• Healthy Minds:
  • Tips for Managing Anxiety & Stress for Providers, Parents, First Responders & People Who Have Been Released from Quarantine:
  • Tips for Caregivers, Parents, & Teachers During Infectious Disease Outbreak:
  • Support for frontline workers:
  • Consider the Insight Timer app for free meditations, including those for sleep:
  • Free online class on mindfulness and many guided meditations:
  •  SAMHSA Disaster Distress Hotline
    • Toll-Free: 1-800-985-5990 (English & Spanish)
    • TTY: 1-800-846-8517
  • SAMHSA National Helpline
    • Toll-Free: 1-800-662-HELP (24/7 Treatment Referral Information Service in English & Spanish)
  • National Suicide Prevention Lifeline
    • Toll-Free: 1-800-273-TALK
    • TTY: 1-800-779-4TTY (4889)
  • Dial United Way at 2-1-1 or visit
  • Mobile Crisis Unit Hotline – 844-395-4432


Q: Why is there a disparity in resources and funding from state-to-state in the U.S.?
A: The two areas that really affect whether a state provides adequate or inadequate resources is how much it allocates for mental health. Florida spends about $45 per capita (per person) for mental health services. The nationwide average is around $170, and Maine spends the greatest at $435. There is a huge discrepancy in what each state allocates for mental health services.
Also relevant is which states have accepted the Medicaid waiver in the Affordable Care Act. Florida is a state that did not do that, so there are fewer resources available while other states have better insurance than commercial carriers can provide.
To advocate for mental health parity and greater expenditures for mental health services, you can look up your local representatives and write a letter or call.
For those interested in learning more on this topic, on Nov. 20, former congressman Patrick Kennedy will be in Southwest Florida speaking about the journey of mental health advocacy and establishing mental health parity. More information is available here: David Lawrence Centers for Behavioral Health’s Sound Minds 2020.

Q: How can community members get involved and help support mental health services throughout our region?
A: We need advocates for all of our residents, especially now in these very tough times. Grab a friend, grab a neighbor, tell them about the Healthy Minds events and share this information. Share United Way 2-1-1. Let them know that help is there and they’re not alone.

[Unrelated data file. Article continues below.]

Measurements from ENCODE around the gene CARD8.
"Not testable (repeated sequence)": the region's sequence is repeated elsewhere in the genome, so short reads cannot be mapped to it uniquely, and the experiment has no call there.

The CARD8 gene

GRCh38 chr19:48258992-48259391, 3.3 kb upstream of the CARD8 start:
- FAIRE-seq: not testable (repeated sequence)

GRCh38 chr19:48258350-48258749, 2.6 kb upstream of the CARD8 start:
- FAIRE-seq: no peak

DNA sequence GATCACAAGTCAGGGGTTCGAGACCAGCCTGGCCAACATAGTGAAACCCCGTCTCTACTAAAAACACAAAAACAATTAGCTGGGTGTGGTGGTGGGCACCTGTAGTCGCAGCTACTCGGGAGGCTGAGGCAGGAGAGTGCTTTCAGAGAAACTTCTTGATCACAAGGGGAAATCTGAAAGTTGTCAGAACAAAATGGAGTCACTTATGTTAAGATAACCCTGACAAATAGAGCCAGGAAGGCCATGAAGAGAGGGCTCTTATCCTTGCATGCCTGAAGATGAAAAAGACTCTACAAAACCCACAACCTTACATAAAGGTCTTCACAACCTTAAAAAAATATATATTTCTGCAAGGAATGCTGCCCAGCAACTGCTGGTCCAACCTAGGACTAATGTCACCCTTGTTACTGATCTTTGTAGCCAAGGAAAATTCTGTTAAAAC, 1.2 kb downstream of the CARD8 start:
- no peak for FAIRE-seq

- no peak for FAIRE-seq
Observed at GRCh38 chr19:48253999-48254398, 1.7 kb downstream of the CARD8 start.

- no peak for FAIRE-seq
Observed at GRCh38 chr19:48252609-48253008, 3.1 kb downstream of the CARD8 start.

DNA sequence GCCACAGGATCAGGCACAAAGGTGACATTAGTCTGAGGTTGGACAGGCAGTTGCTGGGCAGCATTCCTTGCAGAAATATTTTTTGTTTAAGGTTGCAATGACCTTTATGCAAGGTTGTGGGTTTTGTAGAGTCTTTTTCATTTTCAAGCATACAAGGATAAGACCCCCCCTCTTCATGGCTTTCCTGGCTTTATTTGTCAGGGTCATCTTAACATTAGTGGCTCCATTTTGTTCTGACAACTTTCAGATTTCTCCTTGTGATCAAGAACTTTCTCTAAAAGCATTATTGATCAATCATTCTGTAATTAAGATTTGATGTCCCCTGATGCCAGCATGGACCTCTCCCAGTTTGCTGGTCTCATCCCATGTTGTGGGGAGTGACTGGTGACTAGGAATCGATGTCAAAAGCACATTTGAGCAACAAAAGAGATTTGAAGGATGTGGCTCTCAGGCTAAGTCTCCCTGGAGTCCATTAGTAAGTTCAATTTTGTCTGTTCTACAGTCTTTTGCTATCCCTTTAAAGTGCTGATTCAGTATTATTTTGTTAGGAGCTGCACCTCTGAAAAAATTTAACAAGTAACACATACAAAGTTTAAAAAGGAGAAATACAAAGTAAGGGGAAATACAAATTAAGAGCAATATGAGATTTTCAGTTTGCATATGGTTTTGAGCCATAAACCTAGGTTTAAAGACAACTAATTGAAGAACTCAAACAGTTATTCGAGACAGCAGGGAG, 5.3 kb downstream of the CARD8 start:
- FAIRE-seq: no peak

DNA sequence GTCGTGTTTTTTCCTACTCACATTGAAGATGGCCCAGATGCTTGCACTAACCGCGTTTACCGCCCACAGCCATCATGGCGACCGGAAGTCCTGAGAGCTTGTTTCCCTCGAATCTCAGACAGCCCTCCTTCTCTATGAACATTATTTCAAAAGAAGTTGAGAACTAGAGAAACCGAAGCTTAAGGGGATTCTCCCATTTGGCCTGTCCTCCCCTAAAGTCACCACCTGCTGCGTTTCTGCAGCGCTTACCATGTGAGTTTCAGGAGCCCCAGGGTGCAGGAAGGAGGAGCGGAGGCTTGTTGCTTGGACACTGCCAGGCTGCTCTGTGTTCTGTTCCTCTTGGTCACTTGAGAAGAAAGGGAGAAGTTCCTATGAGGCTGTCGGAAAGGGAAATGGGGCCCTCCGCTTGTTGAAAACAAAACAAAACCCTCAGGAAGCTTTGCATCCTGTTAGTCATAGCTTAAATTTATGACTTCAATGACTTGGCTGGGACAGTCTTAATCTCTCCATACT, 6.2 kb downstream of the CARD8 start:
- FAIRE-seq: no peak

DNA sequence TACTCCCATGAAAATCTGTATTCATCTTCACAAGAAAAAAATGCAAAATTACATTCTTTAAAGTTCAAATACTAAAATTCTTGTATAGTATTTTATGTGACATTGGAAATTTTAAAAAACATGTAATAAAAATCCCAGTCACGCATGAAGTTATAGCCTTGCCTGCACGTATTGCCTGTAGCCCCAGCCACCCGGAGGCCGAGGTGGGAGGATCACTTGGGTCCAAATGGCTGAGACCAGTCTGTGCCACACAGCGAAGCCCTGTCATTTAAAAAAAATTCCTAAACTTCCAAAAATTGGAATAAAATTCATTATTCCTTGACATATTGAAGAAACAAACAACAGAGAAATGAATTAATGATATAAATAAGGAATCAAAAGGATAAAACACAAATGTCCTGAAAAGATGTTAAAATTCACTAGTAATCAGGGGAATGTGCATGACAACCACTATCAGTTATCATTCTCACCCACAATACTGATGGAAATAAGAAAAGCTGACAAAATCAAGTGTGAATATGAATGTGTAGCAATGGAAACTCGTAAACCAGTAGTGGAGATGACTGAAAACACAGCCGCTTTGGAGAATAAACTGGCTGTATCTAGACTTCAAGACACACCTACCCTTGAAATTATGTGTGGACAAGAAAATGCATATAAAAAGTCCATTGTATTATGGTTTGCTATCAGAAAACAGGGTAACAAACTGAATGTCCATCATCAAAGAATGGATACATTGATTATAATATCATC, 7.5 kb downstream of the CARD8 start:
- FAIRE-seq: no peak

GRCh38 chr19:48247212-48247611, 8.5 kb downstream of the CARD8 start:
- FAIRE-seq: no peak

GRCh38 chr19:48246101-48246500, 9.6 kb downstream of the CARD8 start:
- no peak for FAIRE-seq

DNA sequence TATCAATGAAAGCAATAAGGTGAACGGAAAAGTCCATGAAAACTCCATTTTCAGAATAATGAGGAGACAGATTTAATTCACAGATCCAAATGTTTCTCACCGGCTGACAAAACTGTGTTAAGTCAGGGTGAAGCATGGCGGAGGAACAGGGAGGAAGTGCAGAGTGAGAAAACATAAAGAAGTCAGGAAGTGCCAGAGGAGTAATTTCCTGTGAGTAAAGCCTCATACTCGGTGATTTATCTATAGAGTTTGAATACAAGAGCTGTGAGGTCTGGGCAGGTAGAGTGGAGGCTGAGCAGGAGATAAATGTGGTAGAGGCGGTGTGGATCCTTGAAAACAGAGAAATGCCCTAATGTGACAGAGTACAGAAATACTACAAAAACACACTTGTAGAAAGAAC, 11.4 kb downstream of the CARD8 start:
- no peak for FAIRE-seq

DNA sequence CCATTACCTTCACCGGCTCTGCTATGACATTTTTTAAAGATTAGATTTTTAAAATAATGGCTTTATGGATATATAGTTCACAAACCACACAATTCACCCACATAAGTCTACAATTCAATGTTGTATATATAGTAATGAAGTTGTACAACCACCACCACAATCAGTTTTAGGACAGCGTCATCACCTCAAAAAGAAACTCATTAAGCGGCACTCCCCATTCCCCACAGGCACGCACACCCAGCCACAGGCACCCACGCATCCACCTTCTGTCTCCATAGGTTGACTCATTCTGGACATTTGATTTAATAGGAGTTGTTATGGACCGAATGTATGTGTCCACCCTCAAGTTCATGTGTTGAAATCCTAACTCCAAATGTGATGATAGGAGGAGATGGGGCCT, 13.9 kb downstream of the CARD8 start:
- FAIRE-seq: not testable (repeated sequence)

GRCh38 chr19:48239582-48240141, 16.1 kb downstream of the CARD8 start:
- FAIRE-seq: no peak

If you are interested in volunteering with the Healthy Minds initiative, please click here to register and someone will contact you. We need volunteers to greet people, hand out resources and be present in the community. Every volunteer receives training, and you can ask any questions that you might have to make you feel comfortable. All you need is a big heart and interest in helping.
If you know of someone battling with depression or anxiety and they don’t wish to come out to a screening event, you may contact The Center for Progress and Excellence’s crisis hotline at 844-395-4432 on behalf of a loved one, and they can come out to do an assessment.

Q: What are some of the warning signs that help is needed? How do we know it’s time to find help?
A: The bar should be low to ask for help. If you’re feeling like all you want to do is talk to somebody about what’s going on with you, with friends and with family – that’s enough. If you have symptoms like sadness, anxiety, panic, irritability, mood swings, withdrawal, isolation, impaired sleep, trouble concentrating, lowered interest or inability to experience pleasure – anything that is different from your baseline and how you were feeling a few weeks or months ago – this is telling you that you probably need to come in to talk to someone. There is no shame and no harm in asking for help. You’ll be doing yourself and those around you a favor by taking better care of yourself.
There is no cookie-cutter indication of how or when to reach out, but if you feel “off” and can’t identify what the emotion is, it’s always beneficial to seek counsel and talk about your current situation.
There are a lot of virtual resources, but sometimes you need to see someone in person. While it’s good to know national resources, funding and insurance coverage can vary state-to-state. It is important to know about the resources available within your state and community.

Q: What kind of response and feedback are you getting from folks who are participating?
A: Attendees have been very surprised by all the resources available.
For example, we spoke with someone who had recently lost a brother, and his funeral had to be very small due to COVID. She felt like she had to hold it together and be strong for her siblings. Having someone to talk to really helped, and we were able to link her up with an in-person grief support group through Valerie’s House.
For a lot of people, it’s the opportunity to be able to connect, have a conversation to share some laughs together. We have experienced a great deal of appreciation and warmth. Due to COVID, we’ve been much more isolated. This is an opportunity to meet with other citizens in the fresh air and in an environment that’s welcoming.
While it’s difficult to walk up to a group of random individuals and ask for help, volunteers have been very empathetic and are welcoming people with open arms.